5 Consumer Electronics Product Fails of 2017 So Far
With the release of new gadgets and technologies year after year, it is inevitable to see some of these promising ideas fail miserably. While many of them quietly disappear from the market, some just can’t avoid getting ripped apart all over the internet. Here are some of the biggest consumer electronics product fails of this year.
Silicon Valley startup Juicero raised $118 million in funding and launched its $699 Wi-Fi connected juicing machine around 16 months ago. The machine required $5-$7 proprietary juice packs to work and its price dropped to $399 in October.
Despite the price drop, Juicero was doomed to fail. It became subject to a massive social media backlash after Bloomberg published a piece that showed the juice packs could be squeezed by hand and didn’t actually require the pricey Juicero machine. The product that can squeeze juice packs with enough pressure “to lift two Teslas” was proved to be useless, marking the beginning of the end for the company.
In an unsurprising turn of events, very recently, Juicero announced that it is suspending the sale of all its products and gave its customers 90 days to request a refund.
Two months ago, on July 6, The Information reported that the consumer electronics firm Jawbone was going out of business. Funnily enough, the designer behind Jawbone was no other than renowned Juicero designer, Yves Behar.
Once valued at more than $1 billion, the health wearable was believed to take on its competitor Fitbit.
A Reuter’s report called the 18-year-old Silicon Valley unicorn’s collapse was due to ‘death by overfunding’. Tech entrepreneur and consultant Sramana Mitra said, “They are basically force-feeding capital into these companies,” she continued, “I expect there will be a lot more deaths by overfunding.”
Jawbone CEO, Hosain Rahman, is reportedly started a new company called Jawbone Health, focusing on medical devices instead of consumer electronics.
When Huawei Deputy Chairman and rotating CEO Eric Xu Zhijun admitted he would never wear a smartwatch himself at the company’s 2017 Global Analyst Summit in China, saying “I am always confused as to what smartwatches are for when we have smartphones,” he probably had a point. The fact that the smart product giant was about to release the Huawei Watch 2 didn’t stop Zhijun from declaring smartwatches useless.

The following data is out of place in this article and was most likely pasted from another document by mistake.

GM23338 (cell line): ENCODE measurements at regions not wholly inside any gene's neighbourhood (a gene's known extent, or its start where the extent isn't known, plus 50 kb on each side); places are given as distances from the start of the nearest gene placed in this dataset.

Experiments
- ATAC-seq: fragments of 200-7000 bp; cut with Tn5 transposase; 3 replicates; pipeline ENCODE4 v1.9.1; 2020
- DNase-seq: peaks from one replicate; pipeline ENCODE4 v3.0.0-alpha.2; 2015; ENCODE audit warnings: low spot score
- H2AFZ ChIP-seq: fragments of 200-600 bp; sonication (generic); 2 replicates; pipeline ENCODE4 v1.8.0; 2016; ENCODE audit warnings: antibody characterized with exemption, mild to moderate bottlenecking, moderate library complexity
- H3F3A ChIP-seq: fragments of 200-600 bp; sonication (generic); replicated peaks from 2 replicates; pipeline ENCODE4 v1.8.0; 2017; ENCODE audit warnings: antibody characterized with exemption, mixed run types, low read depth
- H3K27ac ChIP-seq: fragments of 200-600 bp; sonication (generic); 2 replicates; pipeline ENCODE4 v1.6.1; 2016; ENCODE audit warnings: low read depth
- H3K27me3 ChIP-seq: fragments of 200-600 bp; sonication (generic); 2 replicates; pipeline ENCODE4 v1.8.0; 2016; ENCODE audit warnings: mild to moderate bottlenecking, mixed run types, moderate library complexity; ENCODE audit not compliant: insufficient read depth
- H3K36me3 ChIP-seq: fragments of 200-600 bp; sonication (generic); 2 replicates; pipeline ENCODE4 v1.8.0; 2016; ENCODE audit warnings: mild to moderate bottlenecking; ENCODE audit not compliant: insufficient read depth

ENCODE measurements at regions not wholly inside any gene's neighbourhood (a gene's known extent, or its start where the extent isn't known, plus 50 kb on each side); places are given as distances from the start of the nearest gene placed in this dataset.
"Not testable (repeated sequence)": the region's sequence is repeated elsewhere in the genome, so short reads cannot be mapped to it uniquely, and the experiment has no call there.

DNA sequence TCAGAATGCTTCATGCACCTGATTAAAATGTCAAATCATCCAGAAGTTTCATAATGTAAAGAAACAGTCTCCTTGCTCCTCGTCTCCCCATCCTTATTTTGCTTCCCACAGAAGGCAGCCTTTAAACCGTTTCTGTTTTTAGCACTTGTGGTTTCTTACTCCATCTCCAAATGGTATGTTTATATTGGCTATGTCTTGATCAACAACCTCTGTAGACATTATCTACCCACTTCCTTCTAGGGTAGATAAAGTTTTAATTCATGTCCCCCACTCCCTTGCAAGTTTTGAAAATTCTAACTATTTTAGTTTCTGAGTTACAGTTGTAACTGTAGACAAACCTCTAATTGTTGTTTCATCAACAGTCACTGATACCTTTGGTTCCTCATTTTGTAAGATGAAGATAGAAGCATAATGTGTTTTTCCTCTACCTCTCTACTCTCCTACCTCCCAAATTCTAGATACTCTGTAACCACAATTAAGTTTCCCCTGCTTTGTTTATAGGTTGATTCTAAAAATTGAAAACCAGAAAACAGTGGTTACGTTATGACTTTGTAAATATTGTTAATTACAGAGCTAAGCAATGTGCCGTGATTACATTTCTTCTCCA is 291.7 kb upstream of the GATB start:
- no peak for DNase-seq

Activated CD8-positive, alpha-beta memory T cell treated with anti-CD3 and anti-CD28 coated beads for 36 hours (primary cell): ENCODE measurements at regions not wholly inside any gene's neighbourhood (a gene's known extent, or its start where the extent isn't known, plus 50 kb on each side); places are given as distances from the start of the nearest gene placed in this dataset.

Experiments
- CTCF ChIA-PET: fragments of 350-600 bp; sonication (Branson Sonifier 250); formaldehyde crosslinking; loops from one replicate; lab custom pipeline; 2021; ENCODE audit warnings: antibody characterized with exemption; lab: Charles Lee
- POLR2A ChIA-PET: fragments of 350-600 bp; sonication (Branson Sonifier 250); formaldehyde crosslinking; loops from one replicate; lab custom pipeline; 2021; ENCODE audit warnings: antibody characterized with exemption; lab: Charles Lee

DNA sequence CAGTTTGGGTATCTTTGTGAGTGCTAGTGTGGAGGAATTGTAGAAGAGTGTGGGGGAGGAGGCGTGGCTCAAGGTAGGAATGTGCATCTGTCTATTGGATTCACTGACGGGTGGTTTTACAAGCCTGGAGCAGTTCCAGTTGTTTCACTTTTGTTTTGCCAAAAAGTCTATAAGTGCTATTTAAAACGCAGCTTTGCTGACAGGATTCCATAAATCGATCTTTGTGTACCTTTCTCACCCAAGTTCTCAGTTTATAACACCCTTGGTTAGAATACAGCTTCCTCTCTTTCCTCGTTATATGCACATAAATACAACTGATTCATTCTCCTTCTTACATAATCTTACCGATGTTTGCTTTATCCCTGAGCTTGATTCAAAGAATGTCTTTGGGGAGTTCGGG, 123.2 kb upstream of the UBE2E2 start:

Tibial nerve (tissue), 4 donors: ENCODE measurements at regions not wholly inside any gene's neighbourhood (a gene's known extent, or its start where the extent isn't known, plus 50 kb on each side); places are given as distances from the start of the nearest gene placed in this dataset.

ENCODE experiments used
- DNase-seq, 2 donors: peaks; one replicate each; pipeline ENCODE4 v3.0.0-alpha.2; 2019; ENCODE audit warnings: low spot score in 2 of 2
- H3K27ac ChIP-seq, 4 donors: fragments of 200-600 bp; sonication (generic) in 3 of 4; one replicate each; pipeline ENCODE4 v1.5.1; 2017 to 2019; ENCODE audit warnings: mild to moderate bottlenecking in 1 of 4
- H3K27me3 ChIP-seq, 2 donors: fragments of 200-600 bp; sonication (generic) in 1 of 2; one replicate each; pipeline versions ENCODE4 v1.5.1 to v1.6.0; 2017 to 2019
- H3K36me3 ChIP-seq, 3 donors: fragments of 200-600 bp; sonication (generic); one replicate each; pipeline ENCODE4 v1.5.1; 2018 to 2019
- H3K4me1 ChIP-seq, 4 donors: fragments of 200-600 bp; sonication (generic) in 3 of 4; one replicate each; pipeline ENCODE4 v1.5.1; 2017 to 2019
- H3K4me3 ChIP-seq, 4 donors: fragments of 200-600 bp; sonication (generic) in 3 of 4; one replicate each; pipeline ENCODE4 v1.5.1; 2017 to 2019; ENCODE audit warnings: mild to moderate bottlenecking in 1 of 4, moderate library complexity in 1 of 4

Smartwatches are failing as a product category. That is not surprising when even the number of people who wear regular watches is rapidly decreasing. Of course, smartwatches do so much more than just telling time, but the real question is: can they do more than the smartphone right in your pocket does?
There is no doubt that one of the worst smartwatch fails was Kickstarter project Pebble’s. At the end of 2016, FitBit bought out most of Pebble, leaving new device owners with no further software updates, replacement chargers or warranty services. But FitBit is not doing so good themselves. Last month they announced they sold 2.3 million fewer devices last quarter compared with the same quarter a year ago.
According to a report by Canalys, Apple accounts about half of all smartwatch sales with an estimated shipment of 11.9 million smartwatches in 2016. However, the success of Apple Watch is due to its improved fitness capabilities, making it a good fitness tracker more than a good smartwatch.
The action-camera GoPro was once every adventure lover’s dream gadget. However, after a steep decline in sales leading to a rapid drop in its stock prices, GoPro announced they are cutting 15 percent of staff and closing their entertainment division to reduce costs, in March 2017.
The founder and CEO of the company, Nick Woodman, quoted saying, “We failed to make GoPro contemporary and failed to align with the smartphone movement.”
Last September, the company entered the drone market with the Karma but had to recall 2,500 units after drones were reported crashing mid-air. After several delays, the drones got back on the shelves in February 2017.
The beginning of the end for the San Francisco-based company Lily Robotics was when they launched an over-promising promotional video of their autonomous flying camera in May 2015. The video of Lily went viral and was watched 5.3 million times in its first month.
Over 60,000 customers spent more than $499 to get their hands on one of these drone cameras. On December 2016, Lily posted its very last tweet, promising to ship the orders by early 2017 - which never happened.
We will start shipping US orders late this month until early 2017 and in the order that they were placed.— Lily (@lily) December 20, 2016
Lily announced it was shutting down on January 2017, after raising over $34 million from backers and without delivering a single unit. And the highly anticipated drone showcased in the viral video turned out to be a “GoPro mounted to a Lily prototype”. San Francisco District Attorney’s office filed a lawsuit against the company over misleading advertising and unfair business practices.
A drone company named Mota Group recently purchased assets of Lily Robotics and it is set to resurrect Lily Drone from the dead.
Via: TechCrunch, Reuters, BusinessInsider, CNBC, Recode
This project aims to use olivine, a carbon-capturing mineral, to naturally capture billions of atmospheric carbon dioxide and with the power of the oceans.